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September 19, 2019 – Los Angeles, CA – A class action lawsuit was filed in Los Angeles Federal Court alleging that Cachet Financial Services failed to abide by industry and federal regulatory standards which allowed for MyPayrollHR to exact a scheme to fraudulently withdraw $26 million from 250,000 employees nationwide.
Cachet is a payroll processing and financial services company that processes $150 billion annually for more than 110,000 employers. A company called MyPayrollHR subcontracted its payroll processing work to Cachet but in August of 2019, MyPayrollHR executed a massive $26 million fraud. The lawsuit alleges that this fraud was only made possible because Cachet failed to abide by industry and federal regulations which would have provided safety protocols to prevent this sort of disaster. MyPayrollHR has since shut down, its founder Michael Mann has disappeared, and the FBI is currently investigating the company and Mr. Mann.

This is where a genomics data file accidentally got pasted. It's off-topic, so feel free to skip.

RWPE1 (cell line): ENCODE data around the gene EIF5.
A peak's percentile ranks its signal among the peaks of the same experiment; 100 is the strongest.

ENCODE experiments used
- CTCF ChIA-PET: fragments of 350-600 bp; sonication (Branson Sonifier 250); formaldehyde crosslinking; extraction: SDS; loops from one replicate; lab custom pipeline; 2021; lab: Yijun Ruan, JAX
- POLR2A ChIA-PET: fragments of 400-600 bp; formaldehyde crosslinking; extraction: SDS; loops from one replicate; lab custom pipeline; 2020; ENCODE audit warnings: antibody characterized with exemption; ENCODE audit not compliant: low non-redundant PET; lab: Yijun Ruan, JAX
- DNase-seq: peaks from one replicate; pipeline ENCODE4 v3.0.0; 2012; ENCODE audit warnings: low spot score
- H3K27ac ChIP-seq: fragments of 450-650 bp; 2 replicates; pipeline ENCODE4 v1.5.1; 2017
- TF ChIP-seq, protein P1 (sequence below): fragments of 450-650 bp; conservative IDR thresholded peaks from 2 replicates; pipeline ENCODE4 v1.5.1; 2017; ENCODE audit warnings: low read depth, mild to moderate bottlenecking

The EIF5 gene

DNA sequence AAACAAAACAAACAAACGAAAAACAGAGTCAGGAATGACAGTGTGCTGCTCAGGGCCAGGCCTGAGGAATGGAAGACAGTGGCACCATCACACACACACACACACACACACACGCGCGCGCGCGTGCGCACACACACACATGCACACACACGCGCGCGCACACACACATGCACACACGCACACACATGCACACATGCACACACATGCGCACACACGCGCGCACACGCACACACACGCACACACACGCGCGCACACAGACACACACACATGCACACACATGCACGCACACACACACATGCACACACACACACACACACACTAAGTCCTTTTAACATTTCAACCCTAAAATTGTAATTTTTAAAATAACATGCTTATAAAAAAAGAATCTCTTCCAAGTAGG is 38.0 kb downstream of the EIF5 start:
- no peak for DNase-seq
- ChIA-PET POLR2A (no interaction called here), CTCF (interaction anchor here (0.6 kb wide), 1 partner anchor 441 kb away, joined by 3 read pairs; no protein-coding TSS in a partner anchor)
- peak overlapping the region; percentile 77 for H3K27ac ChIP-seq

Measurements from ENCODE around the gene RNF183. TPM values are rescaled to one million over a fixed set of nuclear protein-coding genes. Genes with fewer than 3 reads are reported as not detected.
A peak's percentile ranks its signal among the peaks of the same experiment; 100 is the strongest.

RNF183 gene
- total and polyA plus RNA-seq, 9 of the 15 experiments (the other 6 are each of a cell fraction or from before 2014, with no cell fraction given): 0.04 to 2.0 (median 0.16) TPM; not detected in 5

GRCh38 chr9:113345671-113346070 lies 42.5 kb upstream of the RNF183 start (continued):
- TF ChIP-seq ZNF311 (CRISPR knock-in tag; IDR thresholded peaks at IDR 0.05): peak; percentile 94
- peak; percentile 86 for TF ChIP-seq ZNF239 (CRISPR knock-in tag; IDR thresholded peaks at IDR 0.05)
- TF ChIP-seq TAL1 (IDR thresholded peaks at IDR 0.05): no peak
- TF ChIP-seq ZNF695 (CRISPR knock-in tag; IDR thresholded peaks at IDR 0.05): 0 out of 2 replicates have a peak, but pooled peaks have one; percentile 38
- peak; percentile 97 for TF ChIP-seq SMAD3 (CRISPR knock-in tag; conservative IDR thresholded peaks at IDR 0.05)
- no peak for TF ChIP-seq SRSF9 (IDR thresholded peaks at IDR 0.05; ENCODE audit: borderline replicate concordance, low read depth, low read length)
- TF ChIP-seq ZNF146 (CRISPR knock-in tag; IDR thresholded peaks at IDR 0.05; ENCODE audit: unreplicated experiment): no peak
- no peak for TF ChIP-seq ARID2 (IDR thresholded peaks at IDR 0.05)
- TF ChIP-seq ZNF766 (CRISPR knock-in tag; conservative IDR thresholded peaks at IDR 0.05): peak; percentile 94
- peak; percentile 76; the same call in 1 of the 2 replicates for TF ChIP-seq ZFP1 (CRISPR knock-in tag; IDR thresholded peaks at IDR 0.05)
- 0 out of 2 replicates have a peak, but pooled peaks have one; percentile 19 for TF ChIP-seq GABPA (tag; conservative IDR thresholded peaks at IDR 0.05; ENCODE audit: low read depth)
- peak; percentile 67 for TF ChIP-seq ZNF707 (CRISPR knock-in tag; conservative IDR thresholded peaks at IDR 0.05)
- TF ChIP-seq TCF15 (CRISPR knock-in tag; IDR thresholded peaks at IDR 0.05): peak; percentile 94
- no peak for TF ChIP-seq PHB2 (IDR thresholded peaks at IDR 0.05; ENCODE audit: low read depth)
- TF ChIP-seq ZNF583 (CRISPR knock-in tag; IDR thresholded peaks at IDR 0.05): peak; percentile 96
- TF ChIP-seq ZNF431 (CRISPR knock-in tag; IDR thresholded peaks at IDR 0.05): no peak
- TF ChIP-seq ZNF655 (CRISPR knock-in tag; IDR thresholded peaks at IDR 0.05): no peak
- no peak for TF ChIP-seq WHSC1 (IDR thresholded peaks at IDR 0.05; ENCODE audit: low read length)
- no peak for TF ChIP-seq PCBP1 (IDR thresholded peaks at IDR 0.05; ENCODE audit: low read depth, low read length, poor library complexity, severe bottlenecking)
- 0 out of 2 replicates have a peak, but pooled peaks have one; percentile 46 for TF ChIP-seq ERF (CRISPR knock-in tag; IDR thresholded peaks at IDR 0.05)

“This financial nightmare is ruinous to the employees who did nothing wrong and earned their pay to which they were legally entitled,” said attorney of Arias Sanguinetti Wang & Team LLP. “Cachet failed to abide by federal standards which would have prevented this nightmare and even attempted to claw back payments from the employees.”
According to the complaint, after doing business with MyPayrollHR for 12 years, Cachet was given a completely different set of deposit and withdrawal instructions which it executed without any scrutiny. As a result, on August 29 and August 30 of 2019, MyPayrollHR was able to fraudulently take $26 million meant to cover the payroll of a quarter of a million people. After discovering what had occurred, the complaint goes on to state that Cachet panicked and tried to perform “claw back” withdrawals from employees. Those attempts to claw back the money happened almost a full week later and were performed so poorly that one member of the class who had under $1,000 in a bank account was overdrawn by nearly $1,000,000 after repeated reversals were attempted by Cachet.
Many members of the class still do not have access to their pay from that period which has impacted their ability to pay bills, care for their families, pay child support, travel to work and more. They have incurred costs of fees, interest, missed payments and impacts to credit scores.
To read the complaint: https://drive.google.com/file/d/1QsNRFjvyJgD4lhE1lu1M1FB6YPLQUmFf/view?usp=sharing
The case is Veleta Stevens et al. v. Cachet Financial Services, Financial Business Group Holdings, U.S. District Court Central District of California, Case No. 2:19-cv-08120.